From $2,000 back-to-school grants to campus free speech protections, sweeping bipartisan legislation that will change Ohio’s public universities and community colleges is headed for the governor.

“We’ve come a long way on this comprehensive reform legislation that touches on almost every aspect of academic operation at an institution…” Ohio Intercollegiate Council Chairman Bruce Johnson said. “I commend the sponsor for their desire to make changes.”

But Johnson didn’t always feel that way about Senate Bill 135.

“The IUC started asking for my head on a platter when I introduced this bill,” said Republican Senator Jerry Cirino, sponsor of the bill.

But rather than double down on his original draft, Cirino tweaked, cut and rewrote the legislation until it passed the House unanimously 87-0 and 31-1 in the Senate. Sen. Niraj Antani, R-Miamisburg, was the only no.

Here is what the SB 135 would do:

Second Chance Scholarship Program

When Cirino introduced the bill in March 2021, the Kirtland Republican wanted public colleges and universities in Ohio to provide partial refunds to students who left school without a degree.

The idea was to bring these “interrupted students” back into the classroom by allowing them to redo their tuition in other courses or in another trade school or certificate program.

“Our modeling showed it would be very, very expensive,” Cirino said.

So he turned to a pilot project passed in Ohio’s two-year budget that gave $2,000 scholarships to students who had been out of class for at least three semesters. Lawmakers funded the pilot project with $3 million, and SB 135 will make the program permanent.

Students must be Ohio residents who have de-enrolled in good standing, not enrolled in another college or business program in another state, and re-enroll within five years.

The bill also prohibits schools from withholding transcripts because of student debt.

“We’re really excited,” Cirino said, adding that around 300 students have already applied through the pilot program.

Freedom of expression complaints

SB 135 would require public institutions of higher education to create formal complaint systems where students, groups or faculty could submit alleged free speech violations.

“If a student in a class feels their teacher is being too liberal and is concerned about the impact of their speaking on their grades, I wanted to have a process for them,” Cirino said. “Most college students aren’t going to go out and hire a First Amendment lawyer.”

The IUC supported this part of the bill because it asserted that students deserve “broad latitude to speak, write, listen, challenge, learn, and discuss any issue.”

Cirino also removed sections of the legislation that dealt with free speech in grades K-12.

Still, the Ohio Education Association “opposes the free speech provisions currently contained in the bill.”

OAS President Scott DiMauro told lawmakers that Senate Bill 40, passed at the last General Assembly, covers many of these issues and that campuses should be allowed to see how this law plays out. takes place before adopting new rules.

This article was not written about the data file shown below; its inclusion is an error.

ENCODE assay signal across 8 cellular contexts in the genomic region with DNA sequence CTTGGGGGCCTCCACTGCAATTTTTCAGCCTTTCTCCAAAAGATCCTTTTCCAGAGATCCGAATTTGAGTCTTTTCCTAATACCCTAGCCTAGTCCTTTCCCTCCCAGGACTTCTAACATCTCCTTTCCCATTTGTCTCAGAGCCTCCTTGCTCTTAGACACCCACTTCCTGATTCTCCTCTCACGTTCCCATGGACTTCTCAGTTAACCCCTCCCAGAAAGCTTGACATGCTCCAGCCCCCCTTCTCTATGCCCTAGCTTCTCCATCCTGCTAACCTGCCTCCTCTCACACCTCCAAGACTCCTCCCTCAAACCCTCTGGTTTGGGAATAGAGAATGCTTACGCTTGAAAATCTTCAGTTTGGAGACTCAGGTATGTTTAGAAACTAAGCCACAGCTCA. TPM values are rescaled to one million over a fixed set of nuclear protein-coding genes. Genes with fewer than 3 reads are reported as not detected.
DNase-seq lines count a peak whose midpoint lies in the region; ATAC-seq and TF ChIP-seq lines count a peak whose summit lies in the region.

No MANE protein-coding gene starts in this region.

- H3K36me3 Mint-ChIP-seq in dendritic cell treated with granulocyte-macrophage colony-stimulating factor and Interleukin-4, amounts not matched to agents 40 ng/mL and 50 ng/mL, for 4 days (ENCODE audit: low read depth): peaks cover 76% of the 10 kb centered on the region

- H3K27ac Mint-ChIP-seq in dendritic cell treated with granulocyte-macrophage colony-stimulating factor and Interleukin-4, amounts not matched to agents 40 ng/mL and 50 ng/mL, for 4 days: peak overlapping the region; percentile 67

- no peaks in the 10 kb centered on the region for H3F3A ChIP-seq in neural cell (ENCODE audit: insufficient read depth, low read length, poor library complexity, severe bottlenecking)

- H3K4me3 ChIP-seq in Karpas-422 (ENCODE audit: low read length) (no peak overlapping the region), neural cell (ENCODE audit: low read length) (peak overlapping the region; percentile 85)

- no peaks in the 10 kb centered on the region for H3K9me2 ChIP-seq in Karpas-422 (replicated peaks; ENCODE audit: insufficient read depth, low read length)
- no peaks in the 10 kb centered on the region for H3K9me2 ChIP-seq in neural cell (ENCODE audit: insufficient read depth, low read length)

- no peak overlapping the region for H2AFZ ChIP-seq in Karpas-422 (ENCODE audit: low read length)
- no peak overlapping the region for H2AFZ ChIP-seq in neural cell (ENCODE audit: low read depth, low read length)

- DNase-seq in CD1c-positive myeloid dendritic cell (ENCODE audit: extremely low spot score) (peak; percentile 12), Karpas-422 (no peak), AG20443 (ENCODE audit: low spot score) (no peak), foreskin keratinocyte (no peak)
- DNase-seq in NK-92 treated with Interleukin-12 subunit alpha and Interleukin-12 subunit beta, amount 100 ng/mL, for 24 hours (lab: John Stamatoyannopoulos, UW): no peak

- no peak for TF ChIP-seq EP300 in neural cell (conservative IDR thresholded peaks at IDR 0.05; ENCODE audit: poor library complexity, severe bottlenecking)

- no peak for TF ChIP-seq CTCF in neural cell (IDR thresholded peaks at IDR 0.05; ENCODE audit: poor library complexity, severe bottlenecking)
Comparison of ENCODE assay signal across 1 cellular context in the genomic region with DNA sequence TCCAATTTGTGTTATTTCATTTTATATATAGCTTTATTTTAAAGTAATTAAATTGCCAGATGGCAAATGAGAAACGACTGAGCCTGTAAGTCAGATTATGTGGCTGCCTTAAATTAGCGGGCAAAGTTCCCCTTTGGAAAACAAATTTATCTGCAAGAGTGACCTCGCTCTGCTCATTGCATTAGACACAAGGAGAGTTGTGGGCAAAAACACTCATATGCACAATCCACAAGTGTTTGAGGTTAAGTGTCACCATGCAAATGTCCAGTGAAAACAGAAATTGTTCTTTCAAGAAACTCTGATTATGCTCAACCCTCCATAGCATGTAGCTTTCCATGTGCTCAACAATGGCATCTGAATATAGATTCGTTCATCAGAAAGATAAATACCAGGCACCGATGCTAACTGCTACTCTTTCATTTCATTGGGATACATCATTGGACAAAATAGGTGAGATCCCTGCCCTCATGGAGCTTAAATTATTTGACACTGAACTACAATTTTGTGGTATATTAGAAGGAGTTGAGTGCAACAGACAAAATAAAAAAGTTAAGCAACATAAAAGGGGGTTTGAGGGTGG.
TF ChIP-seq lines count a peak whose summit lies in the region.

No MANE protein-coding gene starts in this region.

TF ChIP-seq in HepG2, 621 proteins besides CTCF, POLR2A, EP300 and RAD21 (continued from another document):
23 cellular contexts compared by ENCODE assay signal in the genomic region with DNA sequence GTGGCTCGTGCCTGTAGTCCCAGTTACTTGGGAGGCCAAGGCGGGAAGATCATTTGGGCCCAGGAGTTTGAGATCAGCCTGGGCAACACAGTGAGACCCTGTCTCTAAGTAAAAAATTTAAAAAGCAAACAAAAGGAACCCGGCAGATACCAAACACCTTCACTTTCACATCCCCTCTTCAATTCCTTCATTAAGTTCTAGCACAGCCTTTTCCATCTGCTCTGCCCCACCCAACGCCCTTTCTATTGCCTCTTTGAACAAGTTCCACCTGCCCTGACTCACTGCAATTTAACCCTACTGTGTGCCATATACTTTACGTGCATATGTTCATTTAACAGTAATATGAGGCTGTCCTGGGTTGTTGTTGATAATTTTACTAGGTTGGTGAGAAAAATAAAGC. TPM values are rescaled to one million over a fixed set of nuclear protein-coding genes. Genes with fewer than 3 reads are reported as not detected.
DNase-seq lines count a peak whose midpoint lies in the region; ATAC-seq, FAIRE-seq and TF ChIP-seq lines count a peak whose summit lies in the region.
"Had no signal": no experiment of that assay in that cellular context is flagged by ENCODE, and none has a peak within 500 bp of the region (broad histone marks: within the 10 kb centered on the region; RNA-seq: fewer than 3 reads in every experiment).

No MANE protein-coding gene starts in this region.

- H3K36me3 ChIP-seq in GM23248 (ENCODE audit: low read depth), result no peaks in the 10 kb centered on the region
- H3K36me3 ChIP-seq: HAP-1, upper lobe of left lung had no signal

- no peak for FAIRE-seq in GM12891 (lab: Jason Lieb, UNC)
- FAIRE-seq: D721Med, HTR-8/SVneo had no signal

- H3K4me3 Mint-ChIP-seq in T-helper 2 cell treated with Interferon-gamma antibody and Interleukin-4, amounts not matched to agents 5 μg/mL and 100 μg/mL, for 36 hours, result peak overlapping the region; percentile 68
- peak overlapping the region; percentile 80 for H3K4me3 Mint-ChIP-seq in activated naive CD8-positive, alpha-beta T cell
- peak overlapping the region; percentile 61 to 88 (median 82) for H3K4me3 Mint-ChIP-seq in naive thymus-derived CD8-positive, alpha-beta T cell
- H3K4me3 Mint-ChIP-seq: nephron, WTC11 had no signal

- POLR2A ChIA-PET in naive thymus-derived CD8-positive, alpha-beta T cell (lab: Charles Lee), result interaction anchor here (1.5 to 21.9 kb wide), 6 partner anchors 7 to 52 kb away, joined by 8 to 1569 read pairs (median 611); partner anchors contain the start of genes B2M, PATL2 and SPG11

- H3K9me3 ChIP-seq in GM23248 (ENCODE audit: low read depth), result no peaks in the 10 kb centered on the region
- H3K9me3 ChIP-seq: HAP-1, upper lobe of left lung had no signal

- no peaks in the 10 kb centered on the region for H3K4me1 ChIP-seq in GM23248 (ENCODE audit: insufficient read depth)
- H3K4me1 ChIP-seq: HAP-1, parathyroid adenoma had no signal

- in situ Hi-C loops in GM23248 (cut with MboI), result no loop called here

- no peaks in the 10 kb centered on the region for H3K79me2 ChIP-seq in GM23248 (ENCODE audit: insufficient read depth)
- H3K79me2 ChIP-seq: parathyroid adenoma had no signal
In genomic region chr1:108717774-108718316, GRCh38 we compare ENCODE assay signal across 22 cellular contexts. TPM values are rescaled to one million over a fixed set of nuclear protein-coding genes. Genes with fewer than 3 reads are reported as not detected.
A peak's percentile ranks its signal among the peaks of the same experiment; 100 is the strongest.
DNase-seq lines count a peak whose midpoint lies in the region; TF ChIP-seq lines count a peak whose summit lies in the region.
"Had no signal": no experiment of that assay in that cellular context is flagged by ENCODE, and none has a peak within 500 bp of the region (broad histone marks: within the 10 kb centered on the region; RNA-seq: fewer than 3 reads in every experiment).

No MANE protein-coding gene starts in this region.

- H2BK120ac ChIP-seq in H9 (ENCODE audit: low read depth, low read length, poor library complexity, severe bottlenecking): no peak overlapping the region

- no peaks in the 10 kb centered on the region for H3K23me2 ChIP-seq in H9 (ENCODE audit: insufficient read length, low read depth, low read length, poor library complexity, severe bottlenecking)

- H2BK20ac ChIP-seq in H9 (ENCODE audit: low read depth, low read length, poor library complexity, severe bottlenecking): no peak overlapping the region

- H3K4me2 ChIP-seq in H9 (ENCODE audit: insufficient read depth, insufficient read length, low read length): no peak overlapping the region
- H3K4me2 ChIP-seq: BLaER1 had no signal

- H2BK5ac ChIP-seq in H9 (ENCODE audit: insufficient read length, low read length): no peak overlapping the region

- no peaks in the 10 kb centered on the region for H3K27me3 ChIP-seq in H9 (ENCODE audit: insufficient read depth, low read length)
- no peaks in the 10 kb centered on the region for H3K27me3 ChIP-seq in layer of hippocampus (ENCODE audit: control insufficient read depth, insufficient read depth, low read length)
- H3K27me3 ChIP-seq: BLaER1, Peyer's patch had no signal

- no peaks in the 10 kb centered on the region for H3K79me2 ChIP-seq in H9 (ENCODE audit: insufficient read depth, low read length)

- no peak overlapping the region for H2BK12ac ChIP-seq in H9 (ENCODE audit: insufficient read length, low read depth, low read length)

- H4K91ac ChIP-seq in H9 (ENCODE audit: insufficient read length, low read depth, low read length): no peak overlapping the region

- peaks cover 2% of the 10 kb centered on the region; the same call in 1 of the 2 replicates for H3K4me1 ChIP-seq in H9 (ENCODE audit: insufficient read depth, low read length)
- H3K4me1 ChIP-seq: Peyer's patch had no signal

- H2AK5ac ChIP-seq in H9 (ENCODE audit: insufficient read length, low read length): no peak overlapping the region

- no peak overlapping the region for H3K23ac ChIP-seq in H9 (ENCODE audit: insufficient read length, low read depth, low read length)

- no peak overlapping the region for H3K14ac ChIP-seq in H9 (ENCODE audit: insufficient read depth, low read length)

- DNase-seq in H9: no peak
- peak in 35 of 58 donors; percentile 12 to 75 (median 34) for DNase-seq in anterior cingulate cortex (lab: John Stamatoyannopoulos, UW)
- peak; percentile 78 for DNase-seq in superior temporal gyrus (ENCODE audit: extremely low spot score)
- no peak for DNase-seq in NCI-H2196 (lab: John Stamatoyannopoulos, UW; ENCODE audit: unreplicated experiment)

Sell ​​campus properties

Ohio law requires public universities to convince lawmakers to pass legislation if they want to sell campus buildings, parking lots or property.

SB 135 will allow these sales to go through the Board of Control instead of the entire General Assembly.

“It’s a legislative shortcut so they can get their real estate deals done much faster instead of waiting for the House and Senate to pass a bill,” Cirino said.

Degrees sought

SB 135 originally asked the Chancellor of Higher Education in Ohio to consider whether a proposed degree reflected “in-demand” jobs in Buckeye State.

This language needed a bit of work, Cirino said. Thus, it was replaced with “State Workforce Development Priorities”.

It was a subtle change, but the Republican said he was happy to make it.

“I have a style of persuasion that is about being as inclusive as possible without sacrificing big principles,” he said.

Donations to Donors

When it came to the language governing how donor donations were used by public universities, there was no compromise.

The wording would have “strengthened agreements with donors, Cirino said. And given donors the right to sue if they felt the university was not “following the intent of their donation.”

This caused a big problem for schools such as The Ohio State University.

“The bottom line of this provision is clear,” said Lincoln Davies, dean of OSU’s Moritz College of Law. “It would wreak havoc on noble and kind-hearted charitable giving in our state, and it would put Ohio at a significant competitive disadvantage compared to other states.”

So the whole section was deleted.

“In our view, the House correctly removed the problematic donor intent language in its entirety,” Johnson told lawmakers Tuesday.

This story will be updated once the House and Senate vote on the bill.

Anna Staver is a reporter for the USA TODAY Network Ohio Bureau. It serves the Columbus Dispatch, the Cincinnati Enquirer, the Akron Beacon Journal and 18 other affiliated news outlets in Ohio.

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